St. Louis Art Caps

Jessica Baran encapsulates the St. Louis arts scene

The Language of Objects: New Works by Jane Birdsall-Lander and Jo Stealey In Jane Birdsall-Lander's Bound Alphabet, salvaged wooden canes and scythe handles are bent into smoothly undulating pieces that recall the curves of the body or the bodies of musical instruments; the forms branch out into hands, repurposed from wooden drawing models or join to create, say, an eyelike shape with cello-peg lashes. Each piece in the series was crafted to correspond with a letter and to the physical symbols from which that letter was derived, evoking a primitive communicative sense somewhere between music and poetry. In Jo Stealey's Forest, parched and leafless tree trunks and massive blanched stones cluster in outsize proportions and appear like a dark children's-book illustration made surreally three-dimensional. The work is crafted out of paper pulp, and while it looks leaden, it is in fact nearly weightless. There's something essentially elemental about these works, which repurpose nature in order to plumb nature, and which, simultaneously, reveal themselves as wholes to be comprehensively marveled upon and as collections of meticulous acts and essential elements to be read for intricate meaning. Through January 16, 2010, at the Sheldon Art Galleries, 3648 Washington Boulevard; 314-533-9900 or www.thesheldon.org. Hours: noon-8 p.m. Tue., noon-5 p.m. Wed.-Fri., 10 a.m.-2 p.m. Sat.

Mi-Kyoung Lee: Bound Lines Cotton string, human hair and other basic materials are meticulously knotted into complex and delicate forms in this solo exhibition by Philadelphia-based fiber artist Lee. These supple sculptures and meticulous works on paper, made specifically for this exhibit, explore the theme of interconnectivity — particularly the variety inspired by childbearing. A pile of beeswax-dipped paper towels appears punctured through with tiny needle holes that bloom into a tree-like shape; red pipe cleaners intertwine to create a dangling cellular shape that suggests a womblike cage. The connective potential of materials appears, here, as an allegory for all salutary relationships: They're the product of many small but patient and nurturing acts. Through January 17, 2010, at the Craft Alliance Gallery (Grand Center), 501 North Grand Boulevard; 314-534-7528 or www.craftalliance.org. Hours: noon-6 p.m. Wed.-Sat., noon-5 p.m. Sun.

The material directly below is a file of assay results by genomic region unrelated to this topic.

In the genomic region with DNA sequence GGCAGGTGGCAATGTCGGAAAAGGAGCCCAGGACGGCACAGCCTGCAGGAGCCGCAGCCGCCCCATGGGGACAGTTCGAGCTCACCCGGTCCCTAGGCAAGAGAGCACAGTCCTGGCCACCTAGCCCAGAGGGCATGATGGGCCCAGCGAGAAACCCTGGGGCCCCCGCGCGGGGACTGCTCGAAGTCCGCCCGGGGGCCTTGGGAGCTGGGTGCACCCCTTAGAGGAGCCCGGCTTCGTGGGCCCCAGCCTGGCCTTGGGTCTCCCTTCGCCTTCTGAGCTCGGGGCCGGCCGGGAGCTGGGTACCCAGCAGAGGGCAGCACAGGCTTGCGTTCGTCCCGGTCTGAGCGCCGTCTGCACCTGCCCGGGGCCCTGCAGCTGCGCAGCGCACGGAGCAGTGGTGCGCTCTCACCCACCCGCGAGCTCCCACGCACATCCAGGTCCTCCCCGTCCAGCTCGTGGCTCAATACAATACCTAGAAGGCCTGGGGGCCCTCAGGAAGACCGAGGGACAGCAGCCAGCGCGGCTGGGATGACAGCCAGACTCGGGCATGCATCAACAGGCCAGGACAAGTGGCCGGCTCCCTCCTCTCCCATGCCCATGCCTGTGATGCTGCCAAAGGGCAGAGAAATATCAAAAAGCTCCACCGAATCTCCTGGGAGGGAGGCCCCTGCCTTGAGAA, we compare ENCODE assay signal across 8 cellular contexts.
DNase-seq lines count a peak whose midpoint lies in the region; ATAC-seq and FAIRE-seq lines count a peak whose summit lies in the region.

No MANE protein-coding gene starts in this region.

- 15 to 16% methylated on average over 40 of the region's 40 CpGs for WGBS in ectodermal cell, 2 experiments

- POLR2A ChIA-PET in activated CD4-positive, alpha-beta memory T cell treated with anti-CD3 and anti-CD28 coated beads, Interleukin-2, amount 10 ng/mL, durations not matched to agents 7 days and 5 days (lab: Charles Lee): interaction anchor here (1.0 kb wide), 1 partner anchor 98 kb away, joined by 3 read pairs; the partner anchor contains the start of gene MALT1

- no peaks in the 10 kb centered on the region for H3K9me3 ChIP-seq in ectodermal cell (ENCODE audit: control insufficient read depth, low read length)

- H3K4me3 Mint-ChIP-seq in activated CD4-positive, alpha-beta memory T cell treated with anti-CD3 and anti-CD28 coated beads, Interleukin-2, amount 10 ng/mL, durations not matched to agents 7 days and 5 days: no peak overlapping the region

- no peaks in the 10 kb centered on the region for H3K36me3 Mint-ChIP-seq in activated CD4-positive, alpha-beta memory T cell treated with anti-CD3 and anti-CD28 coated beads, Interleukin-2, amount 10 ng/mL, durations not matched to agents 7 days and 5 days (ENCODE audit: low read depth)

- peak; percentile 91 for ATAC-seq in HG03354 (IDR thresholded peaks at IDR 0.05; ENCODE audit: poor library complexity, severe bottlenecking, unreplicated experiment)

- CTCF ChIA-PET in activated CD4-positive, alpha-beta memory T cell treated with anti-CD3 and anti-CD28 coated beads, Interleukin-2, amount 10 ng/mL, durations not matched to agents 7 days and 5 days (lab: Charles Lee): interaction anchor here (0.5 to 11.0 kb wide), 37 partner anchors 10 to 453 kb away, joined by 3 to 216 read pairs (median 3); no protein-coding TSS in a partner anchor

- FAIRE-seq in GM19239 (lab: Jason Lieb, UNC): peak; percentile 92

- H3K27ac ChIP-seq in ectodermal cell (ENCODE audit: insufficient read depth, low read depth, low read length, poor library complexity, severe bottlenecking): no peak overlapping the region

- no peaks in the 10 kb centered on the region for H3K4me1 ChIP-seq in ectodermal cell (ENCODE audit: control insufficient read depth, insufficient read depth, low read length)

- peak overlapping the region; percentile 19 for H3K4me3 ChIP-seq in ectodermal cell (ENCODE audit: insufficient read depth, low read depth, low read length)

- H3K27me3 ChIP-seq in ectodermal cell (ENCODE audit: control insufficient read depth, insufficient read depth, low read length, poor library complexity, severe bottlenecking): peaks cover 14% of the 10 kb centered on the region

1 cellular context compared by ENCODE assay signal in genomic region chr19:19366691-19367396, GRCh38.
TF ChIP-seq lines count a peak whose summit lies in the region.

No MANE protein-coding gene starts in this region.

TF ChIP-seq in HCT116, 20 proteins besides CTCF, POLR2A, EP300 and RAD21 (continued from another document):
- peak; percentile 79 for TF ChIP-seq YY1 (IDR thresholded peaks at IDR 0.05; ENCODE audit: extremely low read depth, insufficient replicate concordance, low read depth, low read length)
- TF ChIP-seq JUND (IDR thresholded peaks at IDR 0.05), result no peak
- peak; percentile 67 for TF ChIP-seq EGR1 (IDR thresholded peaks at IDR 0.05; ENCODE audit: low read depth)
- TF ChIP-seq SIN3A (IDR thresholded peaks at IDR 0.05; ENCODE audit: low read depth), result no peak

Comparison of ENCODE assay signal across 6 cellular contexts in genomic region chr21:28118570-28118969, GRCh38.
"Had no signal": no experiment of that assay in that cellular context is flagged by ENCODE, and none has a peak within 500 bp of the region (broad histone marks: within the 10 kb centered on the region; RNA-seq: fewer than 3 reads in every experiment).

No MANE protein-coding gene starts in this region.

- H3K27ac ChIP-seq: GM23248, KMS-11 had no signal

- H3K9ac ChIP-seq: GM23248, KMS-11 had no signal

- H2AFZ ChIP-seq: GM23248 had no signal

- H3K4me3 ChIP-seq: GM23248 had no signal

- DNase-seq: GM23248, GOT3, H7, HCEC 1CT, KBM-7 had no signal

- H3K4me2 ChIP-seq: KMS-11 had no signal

Michael Byron: Cosmic Tears Nebulous and atmospheric, Washington University professor Michael Byron's series of paintings meditates on the intricacy and immensity of the cosmos. Half of the exhibit is rendered in watery sky blues, while the other half roils in scarlet, black and other incendiary hues, suggesting the binary nature of the exhibition's larger-than-life focus. Perhaps in an effort to match this conceptual scope, these works on paper and canvas dwell predominantly in the expansive diffusions of abstraction — swirls and painterly textures created by curious procedural experiments — and only occasionally give way to finite depiction. (The latter takes the form of trompe l'oeil water droplets and single golden tears.) Considering the space the show inhabits — a repurposed chapel — the experience of the work seems less about conclusive explanations or climactic revelations than about the contemplative rituals associated with that other profound mystery known as faith. Through December 13 at the Museum of Contemporary Religious Art, 3700 West Pine Boulevard (on the Saint Louis University campus); 314-977-7170 or http://mocra.slu.edu. Hours: 11 a.m.-4 p.m. Tue.-Sun.

Roberley Bell: Inside Out Bell takes the surplus toy stock that crowds today's craft-store shelves — chartreuse, hot pink and electric blue foam blobs, flocked plastic birds, bright inflated inner tubes, and enlarged Gerber daisies — and piles it into tenuous heaps. The teetering sculptures resemble 3-D versions of Japanese animator Hayao Miyazaki's lurid fantasyscapes, but they might just as well be compared to the recreation-grade woods and wildlife in Laumeier's non-virtual park, observable through the gallery windows. Whether the art transports the viewer somewhere bright, light and entertaining may depend on one's taste for guilty pleasures. And perhaps that's the point: Pitting nature against its candy-colored counterpart, the exhibit seems to discourage the impulse to easy complicity. Through January 10, 2010, at Laumeier Sculpture Park, 12580 Rott Road, Sunset Hills; 314-821-1209 or www.laumeier.com. Hours: 10 a.m.-5 p.m. Tue.-Fri., noon-5 p.m. Sat.-Sun. (Outdoor grounds open daily from 8 a.m. to a half-hour past sunset.)

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